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Former Member

I heavily requested feature from customers is the ability to drill from Region>Country>State or some variation of this workflow where end users, desire a visual representation of geography at multiple levels. This article explores some of the challenges and opportunities for displaying geographic data within SAP Dashboards across multiple geographic levels.

Disclaimer: Regardless of how you want to approach geo-visualization, it could require some third party data and licensed software.

Geo Data

Common administrative areas (Countries, States, Zips, Etc)

There are over 230 countries in the world, Over 3500 States/Provinces, and hundreds of thousands of postal codes globally. Some of this data is organized and hosted in a public domain, and some requires a a little work or money to obtain. My team is perpetually working to obtain public domain or open source data and making it available to customers.This is one of many problems I get to work on making geo-visualization more readily available.

Resource: Free Boundary Data for Common Administrative Areas

Your custom regions

Typically, custom regions are crated by merging or manipulating common administrative areas. For organizations that actively manage and use maps and geography as a decision making tool you can easily obtain and re-use this GIS data. For BI practitioners who don't have access to GIS data, but do have raw data from a data warehouse that describes geographical hierarchies, we built a free plugin that auto-generates custom regions for you.Tutorial for creating Custom Regions

Geo Data Editing and Format

All GIS and location analytics technologies should have the ability to consume various data formats for boundary data. One of the more popular formats, ESRI Shapefiles, is a commonly used format exporting and transmitting geospatial data. Other formats like KML and GeoJSON are widely adopted web service structures for transacting geospatial data. Regardless of the initial data format, geo-data that you obtain can be easily translated, edited, and transformed into the appropriate format accepted by your mapping solution via GIS tools like ESRI ArcGIS or open-source alternatives like Quantum GIS.

Your Business Data

Obtaining your business data is generally the simple piece of the puzzle for creating drillable location analytics. The challenge typically with dashboards and BI apps is the volume of data required to display and drill all possible geographies. For example, if you need zip code level analysis in the US, there are potentially 44,000 records without any additional dimensions. This is a fairly manageable volume of data, but as you add additional dimensions and runtime filtering capabilities you need to carefully and thoughtfully plan how your end users will interface with this location data. For example, in our implementation for state-zip analysis, users can drill one state at a time, allowing us to swap only thousands of records. View Zipcode Drilldown Example / Template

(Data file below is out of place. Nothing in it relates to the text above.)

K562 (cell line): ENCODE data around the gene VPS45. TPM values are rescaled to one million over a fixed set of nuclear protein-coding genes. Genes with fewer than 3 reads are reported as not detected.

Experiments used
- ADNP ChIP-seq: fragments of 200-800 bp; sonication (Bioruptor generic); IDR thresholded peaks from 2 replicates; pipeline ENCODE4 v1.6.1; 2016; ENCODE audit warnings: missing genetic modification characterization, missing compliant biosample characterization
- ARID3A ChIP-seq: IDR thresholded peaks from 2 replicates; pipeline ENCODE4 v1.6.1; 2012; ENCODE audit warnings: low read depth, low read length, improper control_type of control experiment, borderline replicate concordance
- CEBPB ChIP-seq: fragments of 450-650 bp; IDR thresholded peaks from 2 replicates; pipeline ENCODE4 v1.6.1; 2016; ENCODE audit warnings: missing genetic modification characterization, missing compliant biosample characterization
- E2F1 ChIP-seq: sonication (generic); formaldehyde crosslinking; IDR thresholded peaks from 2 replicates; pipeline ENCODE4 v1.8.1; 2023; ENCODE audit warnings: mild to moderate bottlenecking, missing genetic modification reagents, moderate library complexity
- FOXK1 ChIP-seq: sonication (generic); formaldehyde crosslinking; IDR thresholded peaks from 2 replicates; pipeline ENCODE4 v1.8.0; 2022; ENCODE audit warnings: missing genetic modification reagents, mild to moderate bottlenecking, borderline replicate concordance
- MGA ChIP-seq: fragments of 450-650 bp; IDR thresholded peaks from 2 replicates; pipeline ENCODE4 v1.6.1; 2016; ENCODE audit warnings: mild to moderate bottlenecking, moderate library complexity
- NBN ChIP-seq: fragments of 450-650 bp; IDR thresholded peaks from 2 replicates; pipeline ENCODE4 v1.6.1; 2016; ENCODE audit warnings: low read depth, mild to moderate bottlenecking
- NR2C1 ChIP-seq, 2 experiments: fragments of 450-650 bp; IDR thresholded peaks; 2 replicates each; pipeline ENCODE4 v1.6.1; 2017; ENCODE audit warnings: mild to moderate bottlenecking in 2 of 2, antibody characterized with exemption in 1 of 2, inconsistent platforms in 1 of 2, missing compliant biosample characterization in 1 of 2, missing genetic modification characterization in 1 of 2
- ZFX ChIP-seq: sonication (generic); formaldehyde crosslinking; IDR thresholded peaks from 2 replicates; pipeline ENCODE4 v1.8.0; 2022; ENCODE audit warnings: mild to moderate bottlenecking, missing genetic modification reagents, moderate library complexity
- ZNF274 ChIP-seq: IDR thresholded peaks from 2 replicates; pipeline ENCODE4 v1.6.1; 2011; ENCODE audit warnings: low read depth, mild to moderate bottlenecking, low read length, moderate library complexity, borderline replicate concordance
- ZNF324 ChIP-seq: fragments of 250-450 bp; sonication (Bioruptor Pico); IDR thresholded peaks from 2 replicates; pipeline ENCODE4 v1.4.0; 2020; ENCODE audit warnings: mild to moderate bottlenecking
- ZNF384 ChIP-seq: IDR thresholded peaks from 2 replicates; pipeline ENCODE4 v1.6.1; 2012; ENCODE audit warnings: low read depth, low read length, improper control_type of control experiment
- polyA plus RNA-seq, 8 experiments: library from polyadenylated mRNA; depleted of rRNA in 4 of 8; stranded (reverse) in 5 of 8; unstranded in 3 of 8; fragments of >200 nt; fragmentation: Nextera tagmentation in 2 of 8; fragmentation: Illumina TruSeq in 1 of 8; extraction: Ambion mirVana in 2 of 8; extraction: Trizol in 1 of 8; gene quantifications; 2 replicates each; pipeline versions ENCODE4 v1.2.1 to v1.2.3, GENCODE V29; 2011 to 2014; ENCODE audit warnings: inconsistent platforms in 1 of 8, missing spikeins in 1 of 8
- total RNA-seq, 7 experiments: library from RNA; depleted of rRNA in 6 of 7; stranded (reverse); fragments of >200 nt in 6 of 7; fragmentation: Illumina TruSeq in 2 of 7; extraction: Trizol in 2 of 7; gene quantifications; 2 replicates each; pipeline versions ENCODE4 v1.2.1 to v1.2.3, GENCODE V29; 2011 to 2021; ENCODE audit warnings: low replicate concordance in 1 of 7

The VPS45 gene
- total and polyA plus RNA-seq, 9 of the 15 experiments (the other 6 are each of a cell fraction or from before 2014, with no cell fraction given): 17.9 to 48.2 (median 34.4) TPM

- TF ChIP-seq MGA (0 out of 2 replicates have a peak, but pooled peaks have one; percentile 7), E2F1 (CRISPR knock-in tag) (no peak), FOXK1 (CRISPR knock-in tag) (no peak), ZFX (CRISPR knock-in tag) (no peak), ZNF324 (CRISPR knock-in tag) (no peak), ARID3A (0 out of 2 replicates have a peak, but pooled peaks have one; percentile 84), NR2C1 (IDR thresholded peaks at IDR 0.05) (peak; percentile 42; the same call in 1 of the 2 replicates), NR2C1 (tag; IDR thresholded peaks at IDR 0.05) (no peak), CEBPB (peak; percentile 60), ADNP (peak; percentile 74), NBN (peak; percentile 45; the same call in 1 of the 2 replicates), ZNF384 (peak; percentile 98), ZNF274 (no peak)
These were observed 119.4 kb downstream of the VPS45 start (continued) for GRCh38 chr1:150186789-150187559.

Combining Geo Data with Business Data

Location Intelligence can suffer the same pitfalls as any business intelligence dashboard or report. Data quality and availability are important to ensure the final step is a success. There are several approaches for combining business and geographic data together with SAP BusinessObjects. For tools like Explorer or Lumira, some geodata is packaged with the software for mapping common administrative areas, making it extremely simple to display and drill simple geographic hierarchies. Dashboards provide a limited set of maps that quickly paint you into a corner. Through the SDK, SAP Dashboards also provides the greatest flexibility to create custom drill paths through regions or granular administrative areas like zipcode or county. This is where third party technologies come in like CMaps Analytics (formerly GMaps Plugin) and ESRI integrations via APOS that are specifically designed to combine business data and geo-data into interactive mapping applications.

Where to Get Started

Location Intelligence starts and ends with your end users and the questions that they need to answer. When working with clients here are the first questions I ask to better understand:

1. What role does location play in your dashboard analysis?
Examples: Location of assets, high level view of regions, administrative areas, perhaps all of the above...

2. What kind of decisions or results are you driving from using geo-visualization?

Examples: Where are the best / worst performing sales territories, where are assets being under-utilized, where are assets in relation to proximity?

3. How many layers and geographic levels are required to come to a decision?

Every dashboard will have different requirements, ranging from a single layer of information, a geographic, drillable hierarchy, or multiple layers of un-related data visually joined solely by geography (customers, regions/territories, assets, ec).

From this information you can determine if the goals for your dashboard and location analytics are realistic for a single dashboard / application or if you need to create multiple dashboard pages. All of the dashboard best practices you have learned will still apply when building location intelligence.

I would love to hear about your requirements and needs for mapping. Feel free to comment here, or contact me directly and I can post more examples..

About the Author

Ryan Goodman is Centigon Solutions, founder, global speaker, and BI Apps / location intelligence expert. In addition to leading business and product strategy, Ryan takes a hands-on approach to location analytics during his Tech-Tuesday broadcast, where new business requirements and technical challenges are shared and solved on a live webcast.

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